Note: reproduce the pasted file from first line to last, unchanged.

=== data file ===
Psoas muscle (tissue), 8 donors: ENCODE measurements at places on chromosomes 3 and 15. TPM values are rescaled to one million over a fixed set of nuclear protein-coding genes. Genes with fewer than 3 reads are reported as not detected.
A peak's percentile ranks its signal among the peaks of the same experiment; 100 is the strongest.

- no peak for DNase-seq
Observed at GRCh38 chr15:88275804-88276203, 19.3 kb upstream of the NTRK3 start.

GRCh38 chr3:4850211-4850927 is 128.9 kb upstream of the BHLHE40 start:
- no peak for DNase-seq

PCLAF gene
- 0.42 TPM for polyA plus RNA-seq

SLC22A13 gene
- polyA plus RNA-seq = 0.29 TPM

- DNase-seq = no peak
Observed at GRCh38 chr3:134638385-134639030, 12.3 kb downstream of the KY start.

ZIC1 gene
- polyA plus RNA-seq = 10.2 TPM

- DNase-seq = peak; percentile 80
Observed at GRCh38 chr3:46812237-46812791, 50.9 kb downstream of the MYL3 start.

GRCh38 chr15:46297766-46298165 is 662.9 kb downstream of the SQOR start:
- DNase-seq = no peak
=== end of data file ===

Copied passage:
Psoas muscle (tissue), 8 donors: ENCODE measurements at places on chromosomes 3 and 15. TPM values are rescaled to one million over a fixed set of nuclear protein-coding genes. Genes with fewer than 3 reads are reported as not detected.
A peak's percentile ranks its signal among the peaks of the same experiment; 100 is the strongest.

- no peak for DNase-seq
Observed at GRCh38 chr15:88275804-88276203, 19.3 kb upstream of the NTRK3 start.

GRCh38 chr3:4850211-4850927 is 128.9 kb upstream of the BHLHE40 start:
- no peak for DNase-seq

PCLAF gene
- 0.42 TPM for polyA plus RNA-seq

SLC22A13 gene
- polyA plus RNA-seq = 0.29 TPM

- DNase-seq = no peak
Observed at GRCh38 chr3:134638385-134639030, 12.3 kb downstream of the KY start.

ZIC1 gene
- polyA plus RNA-seq = 10.2 TPM

- DNase-seq = peak; percentile 80
Observed at GRCh38 chr3:46812237-46812791, 50.9 kb downstream of the MYL3 start.

GRCh38 chr15:46297766-46298165 is 662.9 kb downstream of the SQOR start:
- DNase-seq = no peak